This guest post is by Dana Theus, principal of Magus Consulting. Learn more about her at www.ReclaimingLeadership.com.

Hey, boss! Remember how you asked me what I really thought? Well, I thought about it and decided I really don’t think it’s in my best interests to tell you.

At least that’s what almost half the professionals surveyed recently (48%) indicated is the reason they keep from speaking their truth at the office much of the time. Note, this wasn’t a scientific survey, but 155 respondents’ gave pretty consistent answers that look like meaningful indicators as you plot how to manage your employee base to stellar business success.

And this data is consistent with a recent study by Corporate Executive Board with even scarier results.

  • Companies whose employees were afraid to speak up suffered 5.8% lower total shareholder return than those with cultures that encouraged open communications.
  • Where fear was more prevalent, fraud and misconduct were higher.
  • 59% of companies surveyed said that $1 million worth of harm would have to be at stake for employees to share honest negative feedback (29% said $10 million).


Why? You scare the bejeezus out of me, that’s why.

Eighty-two percent of respondents to the first survey said at some point in their careers they’d been penalized for speaking their truth, penalties ranging from being passed over for promotion, pushed aside and fired. Get this, 70% said it was the boss’ fault because his/her ego got in the way. So even if you’re not a jerk, your employees are probably walking on eggshells around you anyway because their last jerk-boss made them wary.

Want scientific backup for this point? CEB found it was a “fear of retaliation” was the most important driver for employee discomfort in speaking up.

So what? I’m outta here, that’s what.

Many people report that being penalized for speaking their truth made them quit or seek employment elsewhere. Speaking truth isn’t just another career skill — like negotiating a salary package — it really hits people at their core and is related to feeling like they’re being true to themselves as human beings. Seventy-six percent said when they withheld their truth they regretted it later. So if almost half your employees aren’t comfortable speaking their truth to you, and the majority of them regret having to bite their tongues, it’s logical to think that this issue is contributing to the increased levels of job dissatisfaction and loyalty we see reported lately.

There was also some indication that women are rewarded less often for speaking their truth than men (68% and 82% respectively). Sure, there may be many reasons for that, but if you have a goal to reach the 30% tipping point of women in leadership at your organization so you can reap the market rewards, then you might want to look into whether this issue is driving some of your best women leaders away.

Sure, I’ll listen if you’ve got a plan.

We all know that plenty of people think they’re speaking their truth when they’re really not. Speaking truth to power – the skill that will help your employees tell you what’s really on their mind in a way that is productive and meaningful – is a career minefield judging by the high numbers of people who’ve experienced severe penalty (82%) and high reward (72%), but an important one if you want to make your employees feel valued and find out what they’re not telling you. For that matter, are YOU good at speaking truth to power? Your truth matters too and the CEO or the board should want to hear what you have to say just as much as you need to hear from those below you.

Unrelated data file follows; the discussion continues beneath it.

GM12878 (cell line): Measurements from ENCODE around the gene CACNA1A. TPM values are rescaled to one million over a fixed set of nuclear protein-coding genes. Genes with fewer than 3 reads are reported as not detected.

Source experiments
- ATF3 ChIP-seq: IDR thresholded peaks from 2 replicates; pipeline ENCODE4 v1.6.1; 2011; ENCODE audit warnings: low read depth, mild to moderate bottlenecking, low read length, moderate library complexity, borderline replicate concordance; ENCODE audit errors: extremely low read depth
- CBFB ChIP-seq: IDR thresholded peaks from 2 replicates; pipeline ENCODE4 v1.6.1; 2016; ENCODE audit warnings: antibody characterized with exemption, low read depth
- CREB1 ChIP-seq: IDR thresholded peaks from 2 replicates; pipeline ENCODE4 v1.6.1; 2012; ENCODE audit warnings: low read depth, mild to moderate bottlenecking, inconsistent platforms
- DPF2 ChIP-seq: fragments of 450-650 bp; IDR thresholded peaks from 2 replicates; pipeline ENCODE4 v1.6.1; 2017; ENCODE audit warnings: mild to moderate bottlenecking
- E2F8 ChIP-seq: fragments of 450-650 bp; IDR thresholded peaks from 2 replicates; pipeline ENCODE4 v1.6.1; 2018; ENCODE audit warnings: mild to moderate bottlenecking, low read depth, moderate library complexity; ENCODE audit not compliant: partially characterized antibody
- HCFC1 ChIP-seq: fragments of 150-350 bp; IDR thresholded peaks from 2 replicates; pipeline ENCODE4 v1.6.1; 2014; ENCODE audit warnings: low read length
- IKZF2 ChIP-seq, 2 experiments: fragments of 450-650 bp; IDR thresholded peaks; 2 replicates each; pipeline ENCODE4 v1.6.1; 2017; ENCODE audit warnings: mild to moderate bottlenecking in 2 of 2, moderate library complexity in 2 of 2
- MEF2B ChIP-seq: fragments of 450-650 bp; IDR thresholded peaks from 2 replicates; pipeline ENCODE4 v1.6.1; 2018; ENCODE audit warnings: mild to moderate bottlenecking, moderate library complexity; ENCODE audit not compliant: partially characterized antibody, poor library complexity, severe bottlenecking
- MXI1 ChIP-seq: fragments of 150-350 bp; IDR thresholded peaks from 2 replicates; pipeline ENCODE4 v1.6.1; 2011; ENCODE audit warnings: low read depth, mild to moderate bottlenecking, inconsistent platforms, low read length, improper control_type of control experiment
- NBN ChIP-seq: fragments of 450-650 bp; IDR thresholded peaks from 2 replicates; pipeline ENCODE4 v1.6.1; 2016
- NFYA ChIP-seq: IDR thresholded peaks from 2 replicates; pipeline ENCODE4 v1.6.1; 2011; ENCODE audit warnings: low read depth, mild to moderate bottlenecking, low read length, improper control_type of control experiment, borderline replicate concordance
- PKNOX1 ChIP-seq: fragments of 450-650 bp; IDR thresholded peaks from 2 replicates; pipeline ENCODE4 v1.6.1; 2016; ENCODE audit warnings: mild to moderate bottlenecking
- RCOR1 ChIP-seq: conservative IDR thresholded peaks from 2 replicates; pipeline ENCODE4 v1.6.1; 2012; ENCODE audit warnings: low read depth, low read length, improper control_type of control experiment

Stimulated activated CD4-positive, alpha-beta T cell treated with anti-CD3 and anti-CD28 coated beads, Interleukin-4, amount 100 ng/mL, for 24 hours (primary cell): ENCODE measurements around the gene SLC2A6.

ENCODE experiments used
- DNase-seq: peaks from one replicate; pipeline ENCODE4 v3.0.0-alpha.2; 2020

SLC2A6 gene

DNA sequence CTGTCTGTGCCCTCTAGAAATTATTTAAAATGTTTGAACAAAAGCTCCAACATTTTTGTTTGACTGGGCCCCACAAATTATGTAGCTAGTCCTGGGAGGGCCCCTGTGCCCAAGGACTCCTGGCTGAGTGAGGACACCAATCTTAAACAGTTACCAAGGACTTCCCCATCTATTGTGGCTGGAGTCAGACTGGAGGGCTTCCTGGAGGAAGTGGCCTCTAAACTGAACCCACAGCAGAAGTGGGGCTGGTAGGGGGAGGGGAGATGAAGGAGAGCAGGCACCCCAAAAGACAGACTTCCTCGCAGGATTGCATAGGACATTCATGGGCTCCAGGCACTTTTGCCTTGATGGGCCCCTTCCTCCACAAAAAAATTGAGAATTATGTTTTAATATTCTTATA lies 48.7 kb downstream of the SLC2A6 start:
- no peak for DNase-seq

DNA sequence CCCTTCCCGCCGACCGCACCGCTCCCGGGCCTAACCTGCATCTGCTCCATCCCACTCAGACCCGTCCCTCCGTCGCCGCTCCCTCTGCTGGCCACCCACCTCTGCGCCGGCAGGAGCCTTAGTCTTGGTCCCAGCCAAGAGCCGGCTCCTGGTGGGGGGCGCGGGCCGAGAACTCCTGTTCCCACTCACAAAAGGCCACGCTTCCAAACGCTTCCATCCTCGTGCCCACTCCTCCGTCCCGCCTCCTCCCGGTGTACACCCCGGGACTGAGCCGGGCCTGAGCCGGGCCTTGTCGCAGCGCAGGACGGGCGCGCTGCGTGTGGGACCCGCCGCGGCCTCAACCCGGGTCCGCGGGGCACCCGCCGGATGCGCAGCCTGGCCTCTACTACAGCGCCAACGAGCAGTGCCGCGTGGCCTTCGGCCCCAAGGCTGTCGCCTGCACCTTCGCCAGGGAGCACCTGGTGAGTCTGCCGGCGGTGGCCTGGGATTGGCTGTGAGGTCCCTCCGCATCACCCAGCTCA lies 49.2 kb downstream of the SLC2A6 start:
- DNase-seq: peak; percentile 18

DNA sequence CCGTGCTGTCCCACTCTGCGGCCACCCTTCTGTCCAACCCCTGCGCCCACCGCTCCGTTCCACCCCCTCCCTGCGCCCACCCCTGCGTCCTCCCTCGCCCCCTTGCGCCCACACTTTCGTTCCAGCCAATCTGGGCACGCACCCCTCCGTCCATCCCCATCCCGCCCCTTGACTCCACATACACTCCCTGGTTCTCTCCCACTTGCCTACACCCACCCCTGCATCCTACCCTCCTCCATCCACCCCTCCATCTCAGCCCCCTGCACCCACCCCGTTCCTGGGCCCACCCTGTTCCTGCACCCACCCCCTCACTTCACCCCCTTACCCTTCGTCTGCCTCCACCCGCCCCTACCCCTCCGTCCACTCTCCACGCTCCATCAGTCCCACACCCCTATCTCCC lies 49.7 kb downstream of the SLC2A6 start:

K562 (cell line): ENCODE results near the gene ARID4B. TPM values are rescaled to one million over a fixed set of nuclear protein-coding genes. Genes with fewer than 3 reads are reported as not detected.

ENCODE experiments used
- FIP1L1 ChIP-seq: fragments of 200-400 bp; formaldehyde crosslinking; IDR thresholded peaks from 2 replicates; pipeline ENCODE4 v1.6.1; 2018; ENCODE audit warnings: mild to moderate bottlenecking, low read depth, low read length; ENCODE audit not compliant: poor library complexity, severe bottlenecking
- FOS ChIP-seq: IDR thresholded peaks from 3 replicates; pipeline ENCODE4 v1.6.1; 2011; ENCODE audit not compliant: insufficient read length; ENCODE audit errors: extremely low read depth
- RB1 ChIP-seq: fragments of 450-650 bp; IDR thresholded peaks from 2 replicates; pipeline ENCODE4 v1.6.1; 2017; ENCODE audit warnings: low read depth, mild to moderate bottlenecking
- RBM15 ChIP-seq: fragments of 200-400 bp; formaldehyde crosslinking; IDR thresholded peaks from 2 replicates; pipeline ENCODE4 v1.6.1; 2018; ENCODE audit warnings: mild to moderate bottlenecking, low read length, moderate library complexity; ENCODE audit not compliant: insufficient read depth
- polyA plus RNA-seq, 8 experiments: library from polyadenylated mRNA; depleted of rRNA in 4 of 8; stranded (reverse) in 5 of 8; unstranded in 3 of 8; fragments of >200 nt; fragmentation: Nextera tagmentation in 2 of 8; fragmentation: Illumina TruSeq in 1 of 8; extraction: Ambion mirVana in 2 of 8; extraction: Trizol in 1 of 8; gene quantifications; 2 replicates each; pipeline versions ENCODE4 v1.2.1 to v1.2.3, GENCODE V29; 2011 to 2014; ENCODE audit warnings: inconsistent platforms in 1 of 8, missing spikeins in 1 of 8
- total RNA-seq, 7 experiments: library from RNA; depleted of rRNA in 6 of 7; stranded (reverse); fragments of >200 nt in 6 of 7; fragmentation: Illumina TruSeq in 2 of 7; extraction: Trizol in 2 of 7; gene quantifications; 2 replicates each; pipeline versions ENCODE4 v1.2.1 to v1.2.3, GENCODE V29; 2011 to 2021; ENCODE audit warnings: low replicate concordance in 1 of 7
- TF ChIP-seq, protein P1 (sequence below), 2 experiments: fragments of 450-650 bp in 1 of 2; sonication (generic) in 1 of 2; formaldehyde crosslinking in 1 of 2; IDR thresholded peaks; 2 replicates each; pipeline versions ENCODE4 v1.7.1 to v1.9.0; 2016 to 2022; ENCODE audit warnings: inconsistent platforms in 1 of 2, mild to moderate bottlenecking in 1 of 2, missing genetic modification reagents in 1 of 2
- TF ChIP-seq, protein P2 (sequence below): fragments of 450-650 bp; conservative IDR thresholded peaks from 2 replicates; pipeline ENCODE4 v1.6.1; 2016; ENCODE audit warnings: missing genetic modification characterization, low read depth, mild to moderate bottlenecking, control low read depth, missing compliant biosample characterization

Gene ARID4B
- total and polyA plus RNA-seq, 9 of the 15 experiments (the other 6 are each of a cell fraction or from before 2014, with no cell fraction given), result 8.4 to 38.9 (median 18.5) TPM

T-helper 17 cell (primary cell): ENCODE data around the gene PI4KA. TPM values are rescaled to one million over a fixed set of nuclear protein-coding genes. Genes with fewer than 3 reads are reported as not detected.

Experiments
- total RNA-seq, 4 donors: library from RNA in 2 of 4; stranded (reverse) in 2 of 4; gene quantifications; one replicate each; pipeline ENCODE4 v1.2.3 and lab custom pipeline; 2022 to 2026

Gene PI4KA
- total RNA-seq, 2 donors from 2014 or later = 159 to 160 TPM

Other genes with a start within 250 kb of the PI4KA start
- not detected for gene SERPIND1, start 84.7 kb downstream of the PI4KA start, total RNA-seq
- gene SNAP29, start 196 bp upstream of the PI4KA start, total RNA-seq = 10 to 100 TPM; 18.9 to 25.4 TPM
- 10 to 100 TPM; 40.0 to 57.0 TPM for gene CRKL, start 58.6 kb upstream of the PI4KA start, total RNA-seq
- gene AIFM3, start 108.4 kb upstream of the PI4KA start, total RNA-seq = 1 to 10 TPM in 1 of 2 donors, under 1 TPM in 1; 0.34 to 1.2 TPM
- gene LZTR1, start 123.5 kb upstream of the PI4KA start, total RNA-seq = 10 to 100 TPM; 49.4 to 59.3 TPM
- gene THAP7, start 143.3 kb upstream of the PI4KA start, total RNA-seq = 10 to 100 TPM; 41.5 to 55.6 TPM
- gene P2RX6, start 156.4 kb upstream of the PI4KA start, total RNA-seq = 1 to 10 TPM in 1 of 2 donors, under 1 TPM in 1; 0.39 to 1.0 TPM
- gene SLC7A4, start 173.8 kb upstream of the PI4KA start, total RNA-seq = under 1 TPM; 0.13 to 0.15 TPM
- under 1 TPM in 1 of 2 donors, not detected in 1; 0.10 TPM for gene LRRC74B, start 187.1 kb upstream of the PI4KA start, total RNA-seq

Speaking truth to power effectively means you have to resist buying into our cultural myths about truth-telling – that the truth that matters most is the first thing in our minds or hearts – no matter how deeply felt – and that the opposite of True is always False, for example. You and your employees need to learn to speak truth to power effectively and work to make it part of your corporate culture. Only by focusing on it will all the pains of past penalties be overcome in your workspace.

What do you think? What’s your personal experience with speaking truth to power? Have you been penalized? Rewarded? How does that factor into your willingness to speak your truth in your current situation? Come on – we all have a story!

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28 Responses to “Is your ego in the way of your success? (Your people might think so)”

  1. It is a wake-up call: people spend more than 50% of their lifetime at work and not able to be truthful. Leadership from the VERY top should embrace hearing and telling good and bad news with grace.

    • Dana Theus says:

      I agree. Why do you think it's so hard? Personally I think it's a cultural thing that leads everyone to fear being wrong. This fear manifests itself in an inability to learn how to fail fast as well. All in all, not good for the health of our companies if we don't learn to overcome it.

  2. Bpositive says:

    Great article! It would be interesting to know how many are reluctant to respond to this article for fear of telling the truth!

    • Susan Penn says:

      EXcellent article. Being authentic and truthful, combined with a mindful and purposeful approach will create a healthy and profitable work environment. Anyone who is a Manager needs to honestly ask themselves, "do I really want to know what is not working as well as what is?" If not, your body language, reaction and more will communicate the "true" message. What happens after is as important…if Managers grab the issue and make it theirs to solve rather than gathering further information and discussing and delgating to responsible others, well, this will stop open communication as well.

    • Dana Theus says:

      Bpositive – according to my unscientific-but-interesting survey, about half of us without our truth more than 25% of the time…. so that's one way to think about it:)

  3. Monigo says: